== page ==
A group of institutional investors is suing the German carmaker as they fear some of its lobbying activities go against the climate goals set by the company
Institutional investors investing in Volkswagen have sued the company. They are concerned that despite public pledges to fight climate change, the German automaker may be lobbying behind the scenes on issues that go against its environmental ambitions. However, this is not being disclosed to investors, reports environmental organisation ClientEarth, which supports the case.
A number of Swedish pension funds, Denmark’s AkademikerPension and the Church of England pension fund, argue that the potential contradiction exposes the company to reputational and operational damage, which also threatens the safety of their investments.
They now want to enforce through the courts that this issue is put on the agenda at the company’s upcoming shareholder meeting. Volkswagen had previously vetoed this.
Volkswagen says the motion proposed by the plaintiffs is inadmissible because it would affect the board’s powers and shareholders would not be able to legally adopt it even if they wanted to. The company nevertheless shares the view in the report that climate protection deserves more attention and is currently considering different approaches to this, it said.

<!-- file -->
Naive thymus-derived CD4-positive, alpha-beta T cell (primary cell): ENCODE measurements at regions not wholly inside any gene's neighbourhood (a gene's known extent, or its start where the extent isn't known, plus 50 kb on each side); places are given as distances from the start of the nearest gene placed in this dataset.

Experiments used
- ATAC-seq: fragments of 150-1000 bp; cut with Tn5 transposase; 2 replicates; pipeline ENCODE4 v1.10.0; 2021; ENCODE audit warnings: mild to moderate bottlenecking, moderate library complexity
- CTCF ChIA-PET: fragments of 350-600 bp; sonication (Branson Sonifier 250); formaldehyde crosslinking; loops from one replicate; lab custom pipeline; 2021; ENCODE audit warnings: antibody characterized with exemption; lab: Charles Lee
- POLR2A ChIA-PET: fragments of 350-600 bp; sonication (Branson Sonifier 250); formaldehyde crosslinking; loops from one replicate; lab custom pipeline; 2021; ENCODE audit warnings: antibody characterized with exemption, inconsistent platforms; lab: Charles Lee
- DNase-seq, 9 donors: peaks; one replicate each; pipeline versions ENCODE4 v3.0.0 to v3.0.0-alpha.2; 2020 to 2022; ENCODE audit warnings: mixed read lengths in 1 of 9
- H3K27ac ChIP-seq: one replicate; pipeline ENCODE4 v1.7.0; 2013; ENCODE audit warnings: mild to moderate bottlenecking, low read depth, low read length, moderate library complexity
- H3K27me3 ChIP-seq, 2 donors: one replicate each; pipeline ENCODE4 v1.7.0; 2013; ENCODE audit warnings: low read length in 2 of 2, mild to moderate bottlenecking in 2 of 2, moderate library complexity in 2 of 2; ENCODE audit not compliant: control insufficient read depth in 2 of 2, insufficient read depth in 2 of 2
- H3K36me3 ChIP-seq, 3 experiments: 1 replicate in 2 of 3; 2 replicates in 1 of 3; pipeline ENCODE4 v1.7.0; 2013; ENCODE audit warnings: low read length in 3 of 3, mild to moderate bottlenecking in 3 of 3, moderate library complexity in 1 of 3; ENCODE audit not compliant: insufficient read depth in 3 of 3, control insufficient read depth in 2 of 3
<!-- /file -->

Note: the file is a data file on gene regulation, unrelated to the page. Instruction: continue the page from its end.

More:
The company already reports on climate-related issues, among others, on a voluntary basis, Volkswagen said. The company said all its activities serve to support its strategic goals, and a key part of this is supporting the Paris Climate Agreement and the European Green Deal.
Responsible corporate lobbying
“The success of the Paris Agreement depends on responsible corporate lobbying,” says Emma Henningsson of Swedish pension fund AP7. “As a long-term owner, we encourage Volkswagen to keep pace with its competitors and ensure that its stated climate ambition and its lobbying activities are not skewed.”
She calls it worrying that shareholders’ right to contribute to the agenda of the annual meeting was refused. “As a result, we felt the need to go to court to clarify this grey area for corporate law in Germany.”
According to ClientEarth, the case should reveal whether shareholders have the right to put an item on the agenda of the annual meeting.
This article originally appeared in Dutch business newspaper FD, on 20 October 2022